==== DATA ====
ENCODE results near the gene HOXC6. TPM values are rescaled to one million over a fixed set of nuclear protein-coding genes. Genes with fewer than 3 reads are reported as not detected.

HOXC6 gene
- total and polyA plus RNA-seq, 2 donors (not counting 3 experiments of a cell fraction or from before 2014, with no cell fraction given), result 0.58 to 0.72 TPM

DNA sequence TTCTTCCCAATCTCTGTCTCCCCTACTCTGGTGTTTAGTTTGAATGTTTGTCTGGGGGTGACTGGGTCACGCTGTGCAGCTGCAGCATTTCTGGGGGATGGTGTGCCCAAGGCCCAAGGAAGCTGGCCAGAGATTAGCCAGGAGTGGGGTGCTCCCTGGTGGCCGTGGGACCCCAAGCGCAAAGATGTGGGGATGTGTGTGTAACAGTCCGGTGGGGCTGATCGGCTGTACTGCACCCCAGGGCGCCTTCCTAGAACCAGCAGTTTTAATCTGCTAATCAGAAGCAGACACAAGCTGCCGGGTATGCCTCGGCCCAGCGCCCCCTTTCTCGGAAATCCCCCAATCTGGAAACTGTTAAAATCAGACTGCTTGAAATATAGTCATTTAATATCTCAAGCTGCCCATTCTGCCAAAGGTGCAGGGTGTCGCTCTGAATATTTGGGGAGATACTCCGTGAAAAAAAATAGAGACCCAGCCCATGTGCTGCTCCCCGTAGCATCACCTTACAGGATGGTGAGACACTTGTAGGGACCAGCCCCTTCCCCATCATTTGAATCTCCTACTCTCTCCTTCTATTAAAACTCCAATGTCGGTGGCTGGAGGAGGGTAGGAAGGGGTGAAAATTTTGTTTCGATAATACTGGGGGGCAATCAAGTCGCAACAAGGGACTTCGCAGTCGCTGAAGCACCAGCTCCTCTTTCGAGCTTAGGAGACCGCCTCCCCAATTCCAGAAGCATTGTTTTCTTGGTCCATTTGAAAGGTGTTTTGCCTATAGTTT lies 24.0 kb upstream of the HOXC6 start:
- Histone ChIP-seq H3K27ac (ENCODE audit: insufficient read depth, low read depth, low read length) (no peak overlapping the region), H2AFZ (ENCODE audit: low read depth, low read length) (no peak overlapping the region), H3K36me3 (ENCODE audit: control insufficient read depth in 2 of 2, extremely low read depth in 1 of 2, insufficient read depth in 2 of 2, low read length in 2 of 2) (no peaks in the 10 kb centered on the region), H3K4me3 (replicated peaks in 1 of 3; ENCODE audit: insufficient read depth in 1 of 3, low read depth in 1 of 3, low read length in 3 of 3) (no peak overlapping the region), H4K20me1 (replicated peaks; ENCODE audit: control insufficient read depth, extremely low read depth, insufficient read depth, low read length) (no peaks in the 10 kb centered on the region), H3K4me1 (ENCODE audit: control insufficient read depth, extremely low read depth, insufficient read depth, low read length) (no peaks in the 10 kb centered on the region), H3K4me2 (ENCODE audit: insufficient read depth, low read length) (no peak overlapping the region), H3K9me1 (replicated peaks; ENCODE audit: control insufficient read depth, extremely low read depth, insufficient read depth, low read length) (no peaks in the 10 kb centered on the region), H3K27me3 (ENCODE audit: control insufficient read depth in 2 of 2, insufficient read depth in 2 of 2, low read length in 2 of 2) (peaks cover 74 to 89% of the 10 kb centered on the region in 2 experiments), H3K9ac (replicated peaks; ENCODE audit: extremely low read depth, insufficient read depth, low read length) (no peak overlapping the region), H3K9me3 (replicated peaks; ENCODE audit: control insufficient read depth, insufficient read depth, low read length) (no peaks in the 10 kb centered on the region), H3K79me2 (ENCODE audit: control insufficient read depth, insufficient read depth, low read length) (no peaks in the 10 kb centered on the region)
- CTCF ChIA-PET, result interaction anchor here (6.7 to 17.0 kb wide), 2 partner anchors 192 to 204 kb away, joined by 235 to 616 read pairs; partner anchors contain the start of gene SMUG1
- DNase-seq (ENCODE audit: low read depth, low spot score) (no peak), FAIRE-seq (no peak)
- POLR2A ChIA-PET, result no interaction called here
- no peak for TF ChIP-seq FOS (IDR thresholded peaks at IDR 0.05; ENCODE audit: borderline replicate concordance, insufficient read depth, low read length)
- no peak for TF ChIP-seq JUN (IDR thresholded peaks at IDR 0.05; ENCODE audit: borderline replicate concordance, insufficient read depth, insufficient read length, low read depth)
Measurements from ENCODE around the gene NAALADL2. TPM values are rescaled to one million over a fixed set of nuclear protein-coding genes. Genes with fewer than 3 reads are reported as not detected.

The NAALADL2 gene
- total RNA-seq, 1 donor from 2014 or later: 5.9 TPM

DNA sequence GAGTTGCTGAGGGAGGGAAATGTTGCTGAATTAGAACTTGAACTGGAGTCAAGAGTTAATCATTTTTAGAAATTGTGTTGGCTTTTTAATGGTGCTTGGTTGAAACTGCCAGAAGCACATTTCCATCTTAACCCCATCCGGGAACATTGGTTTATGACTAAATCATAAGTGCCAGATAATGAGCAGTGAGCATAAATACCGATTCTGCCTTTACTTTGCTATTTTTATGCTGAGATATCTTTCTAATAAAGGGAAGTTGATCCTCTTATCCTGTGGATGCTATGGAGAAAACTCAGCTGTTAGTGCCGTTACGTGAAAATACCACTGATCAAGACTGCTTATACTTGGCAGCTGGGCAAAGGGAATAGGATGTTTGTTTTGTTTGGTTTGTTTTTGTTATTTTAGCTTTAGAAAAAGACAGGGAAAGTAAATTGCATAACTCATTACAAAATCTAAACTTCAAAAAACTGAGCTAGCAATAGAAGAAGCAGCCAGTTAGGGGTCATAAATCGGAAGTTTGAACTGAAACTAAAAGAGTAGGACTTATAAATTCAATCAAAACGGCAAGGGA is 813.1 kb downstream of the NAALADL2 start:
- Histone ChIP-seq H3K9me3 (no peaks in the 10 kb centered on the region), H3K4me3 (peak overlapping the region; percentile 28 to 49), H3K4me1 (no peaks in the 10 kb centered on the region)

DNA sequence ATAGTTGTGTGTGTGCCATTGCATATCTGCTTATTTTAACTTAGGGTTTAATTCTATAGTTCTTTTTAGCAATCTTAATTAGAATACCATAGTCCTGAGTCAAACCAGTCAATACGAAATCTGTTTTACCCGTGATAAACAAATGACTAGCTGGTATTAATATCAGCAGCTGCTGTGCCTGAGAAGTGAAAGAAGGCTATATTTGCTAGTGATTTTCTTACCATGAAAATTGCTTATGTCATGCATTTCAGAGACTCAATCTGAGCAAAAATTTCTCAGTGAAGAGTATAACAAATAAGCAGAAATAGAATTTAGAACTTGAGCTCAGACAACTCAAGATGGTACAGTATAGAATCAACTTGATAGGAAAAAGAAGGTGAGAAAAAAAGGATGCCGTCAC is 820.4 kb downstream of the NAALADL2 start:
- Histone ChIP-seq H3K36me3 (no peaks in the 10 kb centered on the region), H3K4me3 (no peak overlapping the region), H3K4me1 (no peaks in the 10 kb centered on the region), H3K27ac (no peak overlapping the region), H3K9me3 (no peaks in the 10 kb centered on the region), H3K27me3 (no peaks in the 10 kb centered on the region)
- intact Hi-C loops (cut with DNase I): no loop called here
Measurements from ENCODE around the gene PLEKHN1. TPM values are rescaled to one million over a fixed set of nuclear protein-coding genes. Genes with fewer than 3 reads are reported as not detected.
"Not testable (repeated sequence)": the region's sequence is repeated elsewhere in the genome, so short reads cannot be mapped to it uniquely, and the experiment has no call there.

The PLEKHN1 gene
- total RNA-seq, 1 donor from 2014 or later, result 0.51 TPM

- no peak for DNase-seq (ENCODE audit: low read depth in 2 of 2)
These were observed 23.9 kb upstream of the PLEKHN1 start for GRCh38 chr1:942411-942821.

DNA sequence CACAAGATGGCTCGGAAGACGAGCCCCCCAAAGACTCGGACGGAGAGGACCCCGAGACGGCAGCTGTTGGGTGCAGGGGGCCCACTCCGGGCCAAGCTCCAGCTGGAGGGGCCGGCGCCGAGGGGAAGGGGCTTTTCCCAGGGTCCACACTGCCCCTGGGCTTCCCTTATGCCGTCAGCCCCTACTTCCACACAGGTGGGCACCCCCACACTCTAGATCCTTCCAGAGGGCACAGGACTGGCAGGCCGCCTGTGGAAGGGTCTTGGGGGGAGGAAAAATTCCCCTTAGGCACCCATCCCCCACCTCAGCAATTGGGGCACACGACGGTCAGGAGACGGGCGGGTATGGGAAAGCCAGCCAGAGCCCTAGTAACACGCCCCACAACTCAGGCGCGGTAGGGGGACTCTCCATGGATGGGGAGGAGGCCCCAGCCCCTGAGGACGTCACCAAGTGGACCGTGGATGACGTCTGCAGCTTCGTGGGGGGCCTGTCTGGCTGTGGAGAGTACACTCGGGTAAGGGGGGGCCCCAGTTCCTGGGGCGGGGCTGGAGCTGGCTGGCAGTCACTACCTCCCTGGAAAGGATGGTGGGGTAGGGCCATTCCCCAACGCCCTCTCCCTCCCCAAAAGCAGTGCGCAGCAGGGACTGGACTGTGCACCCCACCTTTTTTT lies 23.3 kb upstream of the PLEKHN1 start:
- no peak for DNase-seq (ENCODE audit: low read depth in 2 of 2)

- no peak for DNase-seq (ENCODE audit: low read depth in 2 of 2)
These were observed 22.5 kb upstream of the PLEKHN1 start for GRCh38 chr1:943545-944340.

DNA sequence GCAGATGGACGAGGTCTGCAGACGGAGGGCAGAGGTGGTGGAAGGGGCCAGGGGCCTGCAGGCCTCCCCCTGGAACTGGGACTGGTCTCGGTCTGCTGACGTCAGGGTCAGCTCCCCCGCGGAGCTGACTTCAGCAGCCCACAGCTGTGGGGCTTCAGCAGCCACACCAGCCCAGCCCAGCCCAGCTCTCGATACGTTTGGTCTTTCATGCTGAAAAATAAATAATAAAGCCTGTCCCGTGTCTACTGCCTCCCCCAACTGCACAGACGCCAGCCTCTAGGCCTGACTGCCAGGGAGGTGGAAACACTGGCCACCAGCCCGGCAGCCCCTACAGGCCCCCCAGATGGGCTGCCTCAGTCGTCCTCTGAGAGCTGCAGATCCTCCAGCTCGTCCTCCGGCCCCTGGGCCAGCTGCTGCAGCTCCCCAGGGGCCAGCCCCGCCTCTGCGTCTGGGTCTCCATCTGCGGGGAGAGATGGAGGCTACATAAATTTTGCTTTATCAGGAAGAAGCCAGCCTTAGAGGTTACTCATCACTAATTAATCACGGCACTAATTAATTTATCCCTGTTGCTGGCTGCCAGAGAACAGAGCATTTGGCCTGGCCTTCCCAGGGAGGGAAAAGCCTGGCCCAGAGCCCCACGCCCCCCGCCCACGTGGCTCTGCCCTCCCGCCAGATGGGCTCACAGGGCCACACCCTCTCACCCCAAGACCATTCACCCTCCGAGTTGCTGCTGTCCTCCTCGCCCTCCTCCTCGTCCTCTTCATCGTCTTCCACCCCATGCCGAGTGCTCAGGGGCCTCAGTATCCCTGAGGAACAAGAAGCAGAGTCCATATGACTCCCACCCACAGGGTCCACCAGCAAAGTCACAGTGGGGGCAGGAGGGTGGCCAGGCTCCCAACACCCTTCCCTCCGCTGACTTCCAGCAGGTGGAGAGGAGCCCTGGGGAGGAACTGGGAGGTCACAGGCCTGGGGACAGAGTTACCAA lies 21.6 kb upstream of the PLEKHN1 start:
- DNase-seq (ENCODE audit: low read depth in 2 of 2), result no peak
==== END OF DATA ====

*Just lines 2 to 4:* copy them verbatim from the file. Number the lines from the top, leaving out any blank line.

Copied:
HOXC6 gene
- total and polyA plus RNA-seq, 2 donors (not counting 3 experiments of a cell fraction or from before 2014, with no cell fraction given), result 0.58 to 0.72 TPM

DNA sequence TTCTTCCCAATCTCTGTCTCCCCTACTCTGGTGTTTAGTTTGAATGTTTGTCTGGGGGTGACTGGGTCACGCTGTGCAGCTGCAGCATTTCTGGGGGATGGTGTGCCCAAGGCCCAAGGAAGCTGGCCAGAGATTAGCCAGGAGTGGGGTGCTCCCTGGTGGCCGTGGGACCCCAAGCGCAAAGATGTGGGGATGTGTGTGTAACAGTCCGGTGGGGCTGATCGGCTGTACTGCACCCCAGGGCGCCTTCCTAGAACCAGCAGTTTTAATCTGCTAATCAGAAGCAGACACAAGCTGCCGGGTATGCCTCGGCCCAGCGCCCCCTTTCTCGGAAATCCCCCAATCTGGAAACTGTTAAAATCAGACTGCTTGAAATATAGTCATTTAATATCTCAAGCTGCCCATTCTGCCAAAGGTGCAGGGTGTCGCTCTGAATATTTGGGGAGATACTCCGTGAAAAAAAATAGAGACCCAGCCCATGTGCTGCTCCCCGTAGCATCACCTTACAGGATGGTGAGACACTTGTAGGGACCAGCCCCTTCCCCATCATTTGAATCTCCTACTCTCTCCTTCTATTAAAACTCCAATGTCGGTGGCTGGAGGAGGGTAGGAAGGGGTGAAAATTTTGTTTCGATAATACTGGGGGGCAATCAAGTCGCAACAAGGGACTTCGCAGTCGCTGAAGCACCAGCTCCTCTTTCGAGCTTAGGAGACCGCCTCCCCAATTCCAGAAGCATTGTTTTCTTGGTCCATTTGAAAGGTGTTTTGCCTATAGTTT lies 24.0 kb upstream of the HOXC6 start: